Japan’s cryptocurrency industry faces stricter regulations following the collapse of major exchange FTX and this signals bad news for the digital currency growth in the country. The FTX incident has reignited a debate about the appropriate level of regulation for the sector in Japan.
In 2018, the hack of crypto exchange Coincheck resulted in the theft of around JPY 58 billion worth of digital tokens, leading to calls for stricter regulations and prompting the country’s financial watchdog to crack down on domestic exchanges.
Before the Coincheck hack, Japan was seen as a leading nation in the cryptocurrency world, having established regulations ahead of other major nations and having high exchange volumes for Bitcoin. However, the tightened rules had a negative impact on the sector, with many exchanges struggling to meet regulatory standards.
Tightening of Crypto
Now, after a difficult year for the wider cryptocurrency industry, some Japanese lawmakers are pushing for greater adoption of the virtual economy, believing that Web3 businesses underpinned by cryptocurrency technology could be a key driver of growth.
Japan has a history of cryptocurrency-related problems, with Mt. Gox, once the world’s largest crypto exchange, losing bitcoin worth around JPY 48 billion in 2014. In response, Japan introduced legal revisions in 2017 to tighten regulations on virtual currency exchanges.
The law requires cryptocurrency exchanges to register with the government and submit annual reports, and gives the Financial Services Agency (FSA) the power to conduct on-site inspections and issue business improvement orders. The rules also mandate that operators confirm the identities of customers to prevent crypto assets from being used for money laundering or terrorism.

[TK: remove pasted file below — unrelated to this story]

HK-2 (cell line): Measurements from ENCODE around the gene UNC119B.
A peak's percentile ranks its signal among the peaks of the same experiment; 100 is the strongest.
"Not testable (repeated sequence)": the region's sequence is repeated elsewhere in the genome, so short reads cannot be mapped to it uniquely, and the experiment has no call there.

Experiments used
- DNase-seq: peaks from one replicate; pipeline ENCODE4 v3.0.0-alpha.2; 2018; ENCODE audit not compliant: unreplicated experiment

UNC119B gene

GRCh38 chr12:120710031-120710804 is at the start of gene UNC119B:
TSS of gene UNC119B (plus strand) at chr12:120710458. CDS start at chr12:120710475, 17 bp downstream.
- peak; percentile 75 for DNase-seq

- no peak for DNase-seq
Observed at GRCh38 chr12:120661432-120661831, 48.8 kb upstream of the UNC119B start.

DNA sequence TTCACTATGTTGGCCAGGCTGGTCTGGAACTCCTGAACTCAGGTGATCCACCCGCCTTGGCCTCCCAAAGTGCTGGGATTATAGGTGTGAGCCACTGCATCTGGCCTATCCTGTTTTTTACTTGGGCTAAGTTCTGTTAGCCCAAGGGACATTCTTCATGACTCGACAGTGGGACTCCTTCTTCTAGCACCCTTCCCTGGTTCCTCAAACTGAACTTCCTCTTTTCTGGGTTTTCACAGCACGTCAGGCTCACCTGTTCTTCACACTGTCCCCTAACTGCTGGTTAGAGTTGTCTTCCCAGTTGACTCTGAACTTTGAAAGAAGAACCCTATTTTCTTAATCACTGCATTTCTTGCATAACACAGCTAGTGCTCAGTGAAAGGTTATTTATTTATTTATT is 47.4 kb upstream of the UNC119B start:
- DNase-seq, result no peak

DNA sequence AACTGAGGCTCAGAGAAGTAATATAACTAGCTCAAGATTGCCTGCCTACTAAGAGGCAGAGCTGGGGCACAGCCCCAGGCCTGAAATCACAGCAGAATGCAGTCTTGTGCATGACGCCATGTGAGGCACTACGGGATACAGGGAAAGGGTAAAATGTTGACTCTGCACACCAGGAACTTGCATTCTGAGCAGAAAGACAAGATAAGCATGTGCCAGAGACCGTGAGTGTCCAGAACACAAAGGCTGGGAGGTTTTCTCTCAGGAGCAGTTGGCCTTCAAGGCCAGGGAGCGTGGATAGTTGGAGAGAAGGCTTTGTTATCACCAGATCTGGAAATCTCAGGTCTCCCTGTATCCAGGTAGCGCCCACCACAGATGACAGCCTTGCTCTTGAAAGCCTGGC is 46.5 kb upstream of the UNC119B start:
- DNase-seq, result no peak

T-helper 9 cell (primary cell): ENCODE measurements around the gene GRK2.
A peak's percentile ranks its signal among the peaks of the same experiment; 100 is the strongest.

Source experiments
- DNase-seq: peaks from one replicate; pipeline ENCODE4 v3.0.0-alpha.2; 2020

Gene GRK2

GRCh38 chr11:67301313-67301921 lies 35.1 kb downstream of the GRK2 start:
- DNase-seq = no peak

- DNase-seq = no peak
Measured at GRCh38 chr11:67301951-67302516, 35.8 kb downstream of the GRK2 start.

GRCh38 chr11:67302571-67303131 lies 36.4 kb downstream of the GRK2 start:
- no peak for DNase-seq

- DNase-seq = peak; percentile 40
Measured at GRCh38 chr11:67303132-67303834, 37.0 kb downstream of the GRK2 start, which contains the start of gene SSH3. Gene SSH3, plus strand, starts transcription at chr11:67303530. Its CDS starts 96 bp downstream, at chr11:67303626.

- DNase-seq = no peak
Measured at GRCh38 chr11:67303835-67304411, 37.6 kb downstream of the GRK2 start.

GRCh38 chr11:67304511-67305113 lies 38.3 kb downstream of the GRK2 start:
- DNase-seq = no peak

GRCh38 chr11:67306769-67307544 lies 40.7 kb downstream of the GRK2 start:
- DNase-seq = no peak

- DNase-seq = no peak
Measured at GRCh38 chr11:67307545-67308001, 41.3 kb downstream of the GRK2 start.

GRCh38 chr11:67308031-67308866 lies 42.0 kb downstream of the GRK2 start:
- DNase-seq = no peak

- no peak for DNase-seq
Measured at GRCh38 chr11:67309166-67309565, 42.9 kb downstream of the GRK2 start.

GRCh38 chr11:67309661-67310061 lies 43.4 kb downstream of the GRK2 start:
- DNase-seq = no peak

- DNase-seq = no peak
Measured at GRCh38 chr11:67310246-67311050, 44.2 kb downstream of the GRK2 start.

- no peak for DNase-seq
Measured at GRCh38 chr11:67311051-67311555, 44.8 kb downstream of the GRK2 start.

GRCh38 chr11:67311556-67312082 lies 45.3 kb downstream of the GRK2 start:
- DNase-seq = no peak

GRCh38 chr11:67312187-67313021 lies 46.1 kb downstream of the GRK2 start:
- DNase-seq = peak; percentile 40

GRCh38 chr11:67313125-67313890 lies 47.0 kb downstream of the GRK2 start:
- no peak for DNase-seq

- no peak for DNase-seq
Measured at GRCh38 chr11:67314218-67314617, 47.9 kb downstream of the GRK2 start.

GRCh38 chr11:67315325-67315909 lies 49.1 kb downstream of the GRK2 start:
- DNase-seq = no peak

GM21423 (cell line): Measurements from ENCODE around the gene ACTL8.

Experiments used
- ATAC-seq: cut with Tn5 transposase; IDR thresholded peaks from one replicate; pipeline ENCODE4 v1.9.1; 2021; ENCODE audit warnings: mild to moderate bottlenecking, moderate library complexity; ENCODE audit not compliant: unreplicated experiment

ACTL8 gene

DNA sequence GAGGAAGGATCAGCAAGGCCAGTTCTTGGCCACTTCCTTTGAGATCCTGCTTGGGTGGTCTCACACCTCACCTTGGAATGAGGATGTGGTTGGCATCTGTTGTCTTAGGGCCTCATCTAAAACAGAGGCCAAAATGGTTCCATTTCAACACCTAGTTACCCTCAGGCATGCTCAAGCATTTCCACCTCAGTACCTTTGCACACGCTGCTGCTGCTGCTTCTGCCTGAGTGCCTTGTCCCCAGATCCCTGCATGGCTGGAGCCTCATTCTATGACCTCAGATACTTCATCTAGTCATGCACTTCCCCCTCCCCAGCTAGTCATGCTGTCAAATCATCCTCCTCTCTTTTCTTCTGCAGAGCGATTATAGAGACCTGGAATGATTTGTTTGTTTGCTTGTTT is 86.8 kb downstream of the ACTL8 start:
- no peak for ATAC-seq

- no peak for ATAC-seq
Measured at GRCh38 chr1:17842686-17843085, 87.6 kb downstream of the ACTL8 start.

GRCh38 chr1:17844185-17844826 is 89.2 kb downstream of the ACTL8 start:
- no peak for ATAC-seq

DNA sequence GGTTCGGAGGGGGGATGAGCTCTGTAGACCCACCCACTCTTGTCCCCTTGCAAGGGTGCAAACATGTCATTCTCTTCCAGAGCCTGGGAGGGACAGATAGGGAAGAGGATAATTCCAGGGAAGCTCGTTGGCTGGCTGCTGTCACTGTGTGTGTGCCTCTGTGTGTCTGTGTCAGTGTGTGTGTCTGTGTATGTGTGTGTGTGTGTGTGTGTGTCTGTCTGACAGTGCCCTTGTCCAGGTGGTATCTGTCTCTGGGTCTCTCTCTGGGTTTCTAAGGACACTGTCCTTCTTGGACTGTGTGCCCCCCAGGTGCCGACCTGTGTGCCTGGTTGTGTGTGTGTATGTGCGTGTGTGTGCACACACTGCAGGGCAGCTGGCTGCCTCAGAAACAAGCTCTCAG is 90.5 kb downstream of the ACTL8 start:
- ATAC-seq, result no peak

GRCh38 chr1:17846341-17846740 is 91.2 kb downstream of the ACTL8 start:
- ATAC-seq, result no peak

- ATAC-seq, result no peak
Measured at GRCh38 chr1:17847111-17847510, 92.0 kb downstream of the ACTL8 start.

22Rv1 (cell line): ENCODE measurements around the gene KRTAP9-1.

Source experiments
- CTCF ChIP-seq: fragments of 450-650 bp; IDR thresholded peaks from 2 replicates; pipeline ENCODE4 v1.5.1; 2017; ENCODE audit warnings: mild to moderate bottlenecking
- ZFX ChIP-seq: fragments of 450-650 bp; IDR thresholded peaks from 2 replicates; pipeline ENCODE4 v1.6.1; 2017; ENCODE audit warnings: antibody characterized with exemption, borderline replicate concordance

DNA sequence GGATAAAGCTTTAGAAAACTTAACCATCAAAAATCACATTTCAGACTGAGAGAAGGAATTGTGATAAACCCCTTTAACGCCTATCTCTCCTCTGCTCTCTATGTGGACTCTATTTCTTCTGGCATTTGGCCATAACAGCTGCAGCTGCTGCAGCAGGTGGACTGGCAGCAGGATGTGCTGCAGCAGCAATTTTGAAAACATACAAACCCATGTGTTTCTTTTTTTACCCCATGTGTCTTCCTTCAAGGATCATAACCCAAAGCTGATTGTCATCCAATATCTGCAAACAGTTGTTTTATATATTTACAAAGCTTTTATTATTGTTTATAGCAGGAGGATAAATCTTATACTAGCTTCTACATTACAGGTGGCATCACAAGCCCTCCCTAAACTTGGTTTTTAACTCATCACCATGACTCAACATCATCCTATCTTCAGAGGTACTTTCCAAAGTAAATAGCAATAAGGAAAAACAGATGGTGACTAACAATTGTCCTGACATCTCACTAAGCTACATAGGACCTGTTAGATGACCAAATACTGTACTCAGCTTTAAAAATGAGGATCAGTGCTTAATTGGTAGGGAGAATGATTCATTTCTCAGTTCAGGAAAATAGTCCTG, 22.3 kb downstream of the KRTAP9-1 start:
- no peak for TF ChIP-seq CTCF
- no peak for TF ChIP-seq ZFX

While Japan’s regulations have been effective in preventing further major incidents, they have also had negative impacts on the industry. The FSA’s crackdown following the Coincheck hack led to a series of business improvement orders, and some companies were ordered to suspend their operations. The tough regulatory environment has made it difficult for new exchanges to enter the market and has limited the growth of existing exchanges.
Regulations and Confidence
However, some argue that the regulations have also helped to increase confidence in the sector and have attracted institutional investors. In addition, the Japan Virtual Currency Exchange Association, a self-governance body, has worked to promote best practices and transparency in the industry. Amid the ongoing impact of the pandemic, some Japanese lawmakers are calling for a more proactive approach to the virtual economy.
They believe that Web3 businesses, including those based on cryptocurrency technology, could be a key part of the country’s post-pandemic economic recovery. The ruling party is considering a range of measures, including tax breaks and the establishment of a new ministry to oversee the sector.
While it remains to be seen whether these measures will be implemented, they highlight the ongoing debate in Japan about the appropriate level of regulation for the cryptocurrency industry.